A hometown hero from Hollywood

I Love the town I live in. For one thing, it's a village, only one square mile big. It's full of flowering trees and gardens. It has a library and a Hagen-Dazs. Plus, if you live here long enough it's like that TV series "Cheers" - everybody knows your name. And if not your name, at least your face. People smile and say hello.

If you're a mom like me, you can see the same people (and by "people," I mean moms) three or four times a day: at school, the supermarket, the video store, the bank. After the third run-in, you're allowed to act as if you don't see one another. But if l had to come up with the single reason why I love this place above all other places, the answer would be: Gwen Verdon.

You wouldn't think that living in the same town as Gwen Verdon, who was a really big star in the 1950s and '60s, would be such a big deal to me, since I grew up in southern California. I saw as many actors, dancers, and movie stars as most people see policemen, teachers, or - I don't know - waiters. Actually, most of the waiters I saw growing up were actors. At least that's what they told me.

So seeing celebrities shouldn't be such a big deal. But what can I say? Gwen Verdon is different. She is a goddess walking the earth. Maybe she has this effect on me because I first saw her dance when I was a child no older than my own daughter is now. It was a movie version of the hit Broadway show "Damn Yankees."

Miss Verdon was a whole lot of wow: sultry, snazzy, funny, but also vulnerable, tender, and boy oh boy could she dance. I wished with all my heart that I could look, act, and dance the way she did when I grew up. I didn't get my wish, but I got a close second: I get to see her when I'm doing my errands.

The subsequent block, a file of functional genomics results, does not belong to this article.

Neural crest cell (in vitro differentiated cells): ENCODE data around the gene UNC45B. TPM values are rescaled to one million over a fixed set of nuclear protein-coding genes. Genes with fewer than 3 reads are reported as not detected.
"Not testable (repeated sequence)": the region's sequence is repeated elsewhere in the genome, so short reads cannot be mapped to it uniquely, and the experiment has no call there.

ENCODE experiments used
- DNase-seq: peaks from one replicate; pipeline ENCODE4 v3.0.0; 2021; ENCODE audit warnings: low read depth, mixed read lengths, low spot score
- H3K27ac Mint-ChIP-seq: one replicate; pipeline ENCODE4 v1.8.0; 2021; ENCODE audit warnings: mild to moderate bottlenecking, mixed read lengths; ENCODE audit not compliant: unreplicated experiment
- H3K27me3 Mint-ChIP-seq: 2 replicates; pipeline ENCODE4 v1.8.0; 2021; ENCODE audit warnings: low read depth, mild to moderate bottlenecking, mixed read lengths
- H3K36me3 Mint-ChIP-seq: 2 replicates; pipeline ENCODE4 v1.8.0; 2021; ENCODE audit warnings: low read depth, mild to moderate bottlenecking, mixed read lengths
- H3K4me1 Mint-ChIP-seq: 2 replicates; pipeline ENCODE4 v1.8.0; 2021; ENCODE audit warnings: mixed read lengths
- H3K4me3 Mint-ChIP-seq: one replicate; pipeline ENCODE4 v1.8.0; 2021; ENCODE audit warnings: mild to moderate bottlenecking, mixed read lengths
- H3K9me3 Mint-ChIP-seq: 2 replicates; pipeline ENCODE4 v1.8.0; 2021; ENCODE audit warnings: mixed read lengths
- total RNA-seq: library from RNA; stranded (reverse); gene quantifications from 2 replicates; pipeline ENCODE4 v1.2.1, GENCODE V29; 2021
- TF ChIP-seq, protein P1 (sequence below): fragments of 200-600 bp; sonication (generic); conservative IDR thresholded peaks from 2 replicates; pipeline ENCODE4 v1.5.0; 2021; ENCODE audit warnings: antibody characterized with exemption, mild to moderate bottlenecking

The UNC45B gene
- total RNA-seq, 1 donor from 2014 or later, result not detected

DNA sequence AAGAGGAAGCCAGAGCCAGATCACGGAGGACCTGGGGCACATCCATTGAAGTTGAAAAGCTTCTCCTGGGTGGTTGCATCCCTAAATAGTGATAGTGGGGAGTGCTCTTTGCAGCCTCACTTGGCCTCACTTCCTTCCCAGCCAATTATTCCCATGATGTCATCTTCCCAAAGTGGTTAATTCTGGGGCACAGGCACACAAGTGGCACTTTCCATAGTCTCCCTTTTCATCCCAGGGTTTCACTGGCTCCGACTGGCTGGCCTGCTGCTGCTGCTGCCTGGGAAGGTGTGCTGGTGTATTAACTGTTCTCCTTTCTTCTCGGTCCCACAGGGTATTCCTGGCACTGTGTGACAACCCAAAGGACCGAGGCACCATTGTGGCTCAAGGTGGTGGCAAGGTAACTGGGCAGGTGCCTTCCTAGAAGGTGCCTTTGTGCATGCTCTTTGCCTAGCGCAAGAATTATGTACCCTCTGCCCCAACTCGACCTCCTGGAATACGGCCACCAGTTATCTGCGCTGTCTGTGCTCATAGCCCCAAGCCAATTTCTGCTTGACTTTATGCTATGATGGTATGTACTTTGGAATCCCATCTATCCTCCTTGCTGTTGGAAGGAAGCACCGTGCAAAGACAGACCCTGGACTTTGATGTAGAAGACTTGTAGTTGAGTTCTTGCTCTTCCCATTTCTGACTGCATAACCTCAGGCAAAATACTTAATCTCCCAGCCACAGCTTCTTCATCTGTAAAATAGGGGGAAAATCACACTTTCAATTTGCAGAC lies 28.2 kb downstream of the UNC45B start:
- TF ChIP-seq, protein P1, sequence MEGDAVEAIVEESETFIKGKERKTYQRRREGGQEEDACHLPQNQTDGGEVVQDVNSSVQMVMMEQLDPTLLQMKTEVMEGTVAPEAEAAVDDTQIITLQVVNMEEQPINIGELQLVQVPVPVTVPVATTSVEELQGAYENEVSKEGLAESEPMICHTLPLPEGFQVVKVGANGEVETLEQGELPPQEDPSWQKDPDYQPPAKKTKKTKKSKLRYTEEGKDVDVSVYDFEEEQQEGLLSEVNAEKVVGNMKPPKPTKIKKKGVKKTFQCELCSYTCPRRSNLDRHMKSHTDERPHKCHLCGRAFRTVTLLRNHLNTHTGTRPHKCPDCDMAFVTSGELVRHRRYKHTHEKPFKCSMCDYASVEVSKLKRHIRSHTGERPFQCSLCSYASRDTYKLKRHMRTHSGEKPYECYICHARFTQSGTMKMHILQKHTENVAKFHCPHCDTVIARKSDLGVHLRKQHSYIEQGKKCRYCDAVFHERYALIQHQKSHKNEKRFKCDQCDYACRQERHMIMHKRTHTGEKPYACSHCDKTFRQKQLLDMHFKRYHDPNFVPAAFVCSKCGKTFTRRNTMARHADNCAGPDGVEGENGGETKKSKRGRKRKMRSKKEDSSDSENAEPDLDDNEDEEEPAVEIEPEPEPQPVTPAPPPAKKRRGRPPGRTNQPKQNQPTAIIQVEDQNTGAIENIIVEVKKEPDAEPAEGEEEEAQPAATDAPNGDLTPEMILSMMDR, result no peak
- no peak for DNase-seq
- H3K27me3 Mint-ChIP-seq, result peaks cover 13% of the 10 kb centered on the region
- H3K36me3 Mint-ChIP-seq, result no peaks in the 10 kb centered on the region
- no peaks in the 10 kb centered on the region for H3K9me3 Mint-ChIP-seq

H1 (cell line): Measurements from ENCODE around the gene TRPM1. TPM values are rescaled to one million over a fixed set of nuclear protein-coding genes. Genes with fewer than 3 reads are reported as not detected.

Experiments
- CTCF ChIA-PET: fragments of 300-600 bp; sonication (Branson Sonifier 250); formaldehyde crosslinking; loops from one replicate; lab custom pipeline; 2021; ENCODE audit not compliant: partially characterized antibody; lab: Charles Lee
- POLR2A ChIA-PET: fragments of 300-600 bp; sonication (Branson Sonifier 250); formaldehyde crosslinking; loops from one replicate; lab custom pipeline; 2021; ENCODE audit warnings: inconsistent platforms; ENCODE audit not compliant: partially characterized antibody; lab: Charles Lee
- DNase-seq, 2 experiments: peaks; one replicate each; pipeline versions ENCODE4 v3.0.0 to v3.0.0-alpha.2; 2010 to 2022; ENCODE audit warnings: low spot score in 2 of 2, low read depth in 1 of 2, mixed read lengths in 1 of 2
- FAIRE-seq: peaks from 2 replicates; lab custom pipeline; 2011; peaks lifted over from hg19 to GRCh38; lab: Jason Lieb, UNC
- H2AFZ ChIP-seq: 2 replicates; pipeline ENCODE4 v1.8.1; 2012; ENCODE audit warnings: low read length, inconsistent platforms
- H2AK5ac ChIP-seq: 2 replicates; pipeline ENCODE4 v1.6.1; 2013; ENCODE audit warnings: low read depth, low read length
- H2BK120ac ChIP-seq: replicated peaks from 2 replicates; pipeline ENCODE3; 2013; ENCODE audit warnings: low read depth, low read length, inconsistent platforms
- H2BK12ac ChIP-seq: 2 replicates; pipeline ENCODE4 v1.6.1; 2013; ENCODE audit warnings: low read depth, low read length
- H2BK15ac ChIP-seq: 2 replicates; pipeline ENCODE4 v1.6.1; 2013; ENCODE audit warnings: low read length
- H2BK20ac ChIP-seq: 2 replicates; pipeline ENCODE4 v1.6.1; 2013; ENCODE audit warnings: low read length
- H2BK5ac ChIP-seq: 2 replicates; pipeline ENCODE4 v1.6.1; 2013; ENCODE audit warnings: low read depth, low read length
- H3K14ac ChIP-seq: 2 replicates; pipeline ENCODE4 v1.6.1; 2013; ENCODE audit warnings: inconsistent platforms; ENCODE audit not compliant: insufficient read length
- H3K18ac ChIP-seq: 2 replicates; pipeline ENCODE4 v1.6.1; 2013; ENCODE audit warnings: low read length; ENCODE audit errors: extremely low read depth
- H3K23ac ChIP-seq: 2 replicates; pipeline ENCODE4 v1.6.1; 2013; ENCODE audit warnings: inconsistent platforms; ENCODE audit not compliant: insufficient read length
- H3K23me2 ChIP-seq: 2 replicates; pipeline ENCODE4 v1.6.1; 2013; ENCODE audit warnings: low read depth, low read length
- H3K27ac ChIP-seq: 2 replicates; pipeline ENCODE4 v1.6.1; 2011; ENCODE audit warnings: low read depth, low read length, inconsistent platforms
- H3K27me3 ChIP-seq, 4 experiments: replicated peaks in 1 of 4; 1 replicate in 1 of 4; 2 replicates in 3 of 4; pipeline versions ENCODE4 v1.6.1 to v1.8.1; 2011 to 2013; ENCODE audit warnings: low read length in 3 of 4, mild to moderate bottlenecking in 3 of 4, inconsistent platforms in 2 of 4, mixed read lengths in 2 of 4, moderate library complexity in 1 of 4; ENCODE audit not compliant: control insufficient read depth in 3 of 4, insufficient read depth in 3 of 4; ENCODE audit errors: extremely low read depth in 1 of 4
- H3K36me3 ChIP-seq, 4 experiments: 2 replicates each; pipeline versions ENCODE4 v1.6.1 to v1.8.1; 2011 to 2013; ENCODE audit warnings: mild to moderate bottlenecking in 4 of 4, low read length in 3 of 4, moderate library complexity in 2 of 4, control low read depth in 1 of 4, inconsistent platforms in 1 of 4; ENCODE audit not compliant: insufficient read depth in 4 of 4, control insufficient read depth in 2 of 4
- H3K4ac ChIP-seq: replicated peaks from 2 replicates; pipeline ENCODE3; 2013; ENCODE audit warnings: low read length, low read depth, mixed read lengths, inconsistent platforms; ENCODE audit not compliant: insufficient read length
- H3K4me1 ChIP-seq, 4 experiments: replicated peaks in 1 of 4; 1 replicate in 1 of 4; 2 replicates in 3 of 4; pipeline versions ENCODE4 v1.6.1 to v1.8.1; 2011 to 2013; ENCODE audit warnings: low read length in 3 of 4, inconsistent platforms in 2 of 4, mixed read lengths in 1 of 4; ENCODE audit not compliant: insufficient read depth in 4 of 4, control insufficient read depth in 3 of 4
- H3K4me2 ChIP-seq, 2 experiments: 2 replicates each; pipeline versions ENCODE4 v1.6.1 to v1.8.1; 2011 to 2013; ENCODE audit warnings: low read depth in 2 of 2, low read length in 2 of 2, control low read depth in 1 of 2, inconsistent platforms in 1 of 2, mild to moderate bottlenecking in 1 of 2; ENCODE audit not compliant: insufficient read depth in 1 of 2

Now, I'm not implying that Miss Verdon is jet-ing down the main road in my town, picking up her dry cleaning wearing fishnet tights and a leotard. Miss Verdon dresses like the rest of us, in sweaters and trousers - and occasionally, in colder months, a cape. She looks regal, but not off-putting.

Now that I'm older and so is she, I want even more to be like her - classy and sassy, cool (as in hip, not as in cold) and still working, but also doing my own shopping like it's no big deal. That's the way she danced - like scorching the earth with her feet was no big deal. For me, she epitomizes the fact that, famous or not, life goes on and stuff needs to get done. She gives that fact more than pizazz, she gives it hope.

I've learned to cultivate a sly acknowledging grin whenever I see her and our eyes happen to meet. I don't want to invade her privacy, or appear to be a stalker. But I also want to make sure that she knows that I know who she is. More than that: I want her to know that seeing her has made my day. Why, you ask?

Because of all the places she could live - Malibu, Monterey, San Francisco, Santa Fe - she chose here. As I did. It makes my choice seem less random, more special. My husband and I chose this town because it has a great school for our kids and it's an easy commute into work for him.

But what do I get out of the deal? I, who could live anywhere so long as there's a typewriter/word processor/piece of paper and pen. What do I get? I get Gwen. I get my own private joke that I share with myself. Or to quote a song from that long-ago musical, I get proof that all you really need in life is "a little brains, a little talent, with an emphasis on the latter."

If you're scratching your head and thinking, "Who's Gwen Verdon?" Well, all I can say is shame on you. It's a darn good thing you don't live in my town. You'd miss all the best sights.

(c) Copyright 2000. The Christian Science Publishing Society

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